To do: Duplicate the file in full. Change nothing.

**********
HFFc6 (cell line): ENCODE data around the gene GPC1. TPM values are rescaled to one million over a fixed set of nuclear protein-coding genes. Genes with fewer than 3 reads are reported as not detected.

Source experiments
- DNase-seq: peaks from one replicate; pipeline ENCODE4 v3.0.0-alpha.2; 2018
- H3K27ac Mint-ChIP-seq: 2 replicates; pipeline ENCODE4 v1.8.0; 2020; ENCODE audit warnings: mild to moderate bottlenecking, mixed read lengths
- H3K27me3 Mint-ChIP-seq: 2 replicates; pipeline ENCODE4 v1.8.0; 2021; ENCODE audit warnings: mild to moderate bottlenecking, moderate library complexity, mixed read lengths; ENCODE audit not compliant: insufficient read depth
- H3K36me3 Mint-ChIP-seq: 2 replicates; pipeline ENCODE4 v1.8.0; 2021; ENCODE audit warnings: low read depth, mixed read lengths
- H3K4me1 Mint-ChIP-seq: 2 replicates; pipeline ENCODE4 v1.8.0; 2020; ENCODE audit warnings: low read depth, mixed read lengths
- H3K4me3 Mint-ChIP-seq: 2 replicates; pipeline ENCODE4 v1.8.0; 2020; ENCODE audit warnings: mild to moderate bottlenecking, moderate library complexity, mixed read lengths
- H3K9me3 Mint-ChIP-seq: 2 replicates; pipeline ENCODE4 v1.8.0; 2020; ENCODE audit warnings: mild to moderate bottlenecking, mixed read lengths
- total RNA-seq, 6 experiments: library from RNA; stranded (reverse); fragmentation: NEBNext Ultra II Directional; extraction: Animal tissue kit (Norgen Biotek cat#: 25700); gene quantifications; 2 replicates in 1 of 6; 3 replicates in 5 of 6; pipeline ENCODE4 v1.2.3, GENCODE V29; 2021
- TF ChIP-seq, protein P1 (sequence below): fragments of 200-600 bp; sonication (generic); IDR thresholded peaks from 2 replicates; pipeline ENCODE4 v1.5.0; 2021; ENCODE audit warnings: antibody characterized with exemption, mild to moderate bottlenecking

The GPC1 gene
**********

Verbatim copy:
HFFc6 (cell line): ENCODE data around the gene GPC1. TPM values are rescaled to one million over a fixed set of nuclear protein-coding genes. Genes with fewer than 3 reads are reported as not detected.

Source experiments
- DNase-seq: peaks from one replicate; pipeline ENCODE4 v3.0.0-alpha.2; 2018
- H3K27ac Mint-ChIP-seq: 2 replicates; pipeline ENCODE4 v1.8.0; 2020; ENCODE audit warnings: mild to moderate bottlenecking, mixed read lengths
- H3K27me3 Mint-ChIP-seq: 2 replicates; pipeline ENCODE4 v1.8.0; 2021; ENCODE audit warnings: mild to moderate bottlenecking, moderate library complexity, mixed read lengths; ENCODE audit not compliant: insufficient read depth
- H3K36me3 Mint-ChIP-seq: 2 replicates; pipeline ENCODE4 v1.8.0; 2021; ENCODE audit warnings: low read depth, mixed read lengths
- H3K4me1 Mint-ChIP-seq: 2 replicates; pipeline ENCODE4 v1.8.0; 2020; ENCODE audit warnings: low read depth, mixed read lengths
- H3K4me3 Mint-ChIP-seq: 2 replicates; pipeline ENCODE4 v1.8.0; 2020; ENCODE audit warnings: mild to moderate bottlenecking, moderate library complexity, mixed read lengths
- H3K9me3 Mint-ChIP-seq: 2 replicates; pipeline ENCODE4 v1.8.0; 2020; ENCODE audit warnings: mild to moderate bottlenecking, mixed read lengths
- total RNA-seq, 6 experiments: library from RNA; stranded (reverse); fragmentation: NEBNext Ultra II Directional; extraction: Animal tissue kit (Norgen Biotek cat#: 25700); gene quantifications; 2 replicates in 1 of 6; 3 replicates in 5 of 6; pipeline ENCODE4 v1.2.3, GENCODE V29; 2021
- TF ChIP-seq, protein P1 (sequence below): fragments of 200-600 bp; sonication (generic); IDR thresholded peaks from 2 replicates; pipeline ENCODE4 v1.5.0; 2021; ENCODE audit warnings: antibody characterized with exemption, mild to moderate bottlenecking

The GPC1 gene